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“Additive provides a new palette for engineers to create. Parts are also being designed in GE Power, Oil & Gas, Healthcare and across GE’s services businesses,” Joyce said. “We see value potential to reduce product cost and improve NPI spend. Ultimately, as we develop more productive machines, we can build additive manufacturing ‘as a service’ for our customers.”
Arcam and SLM will bolster GE’s existing material science and additive manufacturing capabilities. GE has invested approximately $1.5 billion in manufacturing and additive technologies since 2010, according to the company.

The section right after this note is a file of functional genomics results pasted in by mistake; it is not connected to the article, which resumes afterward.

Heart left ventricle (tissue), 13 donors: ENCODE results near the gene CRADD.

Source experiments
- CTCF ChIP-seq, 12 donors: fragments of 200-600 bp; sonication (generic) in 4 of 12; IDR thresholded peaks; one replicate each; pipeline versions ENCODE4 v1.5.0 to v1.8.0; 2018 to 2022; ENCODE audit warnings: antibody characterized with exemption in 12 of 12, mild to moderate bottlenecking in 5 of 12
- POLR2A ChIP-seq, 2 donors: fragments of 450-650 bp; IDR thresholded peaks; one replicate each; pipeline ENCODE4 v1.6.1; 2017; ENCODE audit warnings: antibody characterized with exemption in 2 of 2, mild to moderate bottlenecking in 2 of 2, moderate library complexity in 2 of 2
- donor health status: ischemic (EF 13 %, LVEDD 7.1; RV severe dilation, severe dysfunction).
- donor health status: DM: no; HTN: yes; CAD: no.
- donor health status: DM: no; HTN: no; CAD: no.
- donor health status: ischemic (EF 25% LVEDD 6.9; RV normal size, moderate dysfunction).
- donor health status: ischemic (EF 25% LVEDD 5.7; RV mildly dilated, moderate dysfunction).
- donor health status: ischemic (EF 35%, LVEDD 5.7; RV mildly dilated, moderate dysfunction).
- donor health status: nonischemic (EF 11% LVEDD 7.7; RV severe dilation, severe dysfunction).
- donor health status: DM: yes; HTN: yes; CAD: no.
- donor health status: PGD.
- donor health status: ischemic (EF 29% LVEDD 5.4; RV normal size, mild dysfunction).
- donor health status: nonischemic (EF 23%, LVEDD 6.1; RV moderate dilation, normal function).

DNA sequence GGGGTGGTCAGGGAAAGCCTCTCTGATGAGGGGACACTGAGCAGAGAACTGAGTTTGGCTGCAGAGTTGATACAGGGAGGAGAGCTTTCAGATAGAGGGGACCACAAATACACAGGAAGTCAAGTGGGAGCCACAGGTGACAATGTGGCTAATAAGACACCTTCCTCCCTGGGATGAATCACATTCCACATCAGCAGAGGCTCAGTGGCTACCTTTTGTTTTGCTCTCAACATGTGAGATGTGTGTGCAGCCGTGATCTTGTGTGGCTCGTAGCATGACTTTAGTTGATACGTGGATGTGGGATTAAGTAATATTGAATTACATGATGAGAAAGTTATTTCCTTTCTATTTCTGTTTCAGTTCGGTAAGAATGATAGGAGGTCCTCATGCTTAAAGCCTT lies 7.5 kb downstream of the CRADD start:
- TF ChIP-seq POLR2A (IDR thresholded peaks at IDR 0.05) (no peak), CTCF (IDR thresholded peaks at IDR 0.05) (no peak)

Jeff Immelt, chairman and CEO of GE, said additive manufacturing is a “key part of GE’s evolution” into a digital industrial company.
“We are creating a more productive world with our innovative world-class machines, materials and software. We are poised to not only benefit from this movement as a customer, but spearhead it as a leading supplier,” he said. “Additive manufacturing will drive new levels of productivity for GE, our customers, including a wide array of additive manufacturing customers, and for the industrial world.”
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GE Aviation is Ohio’s largest manufacturing employer, according to state records. GE anchors an aerospace parts manufacturing industry that employs thousands in the region, including two locations in Dayton.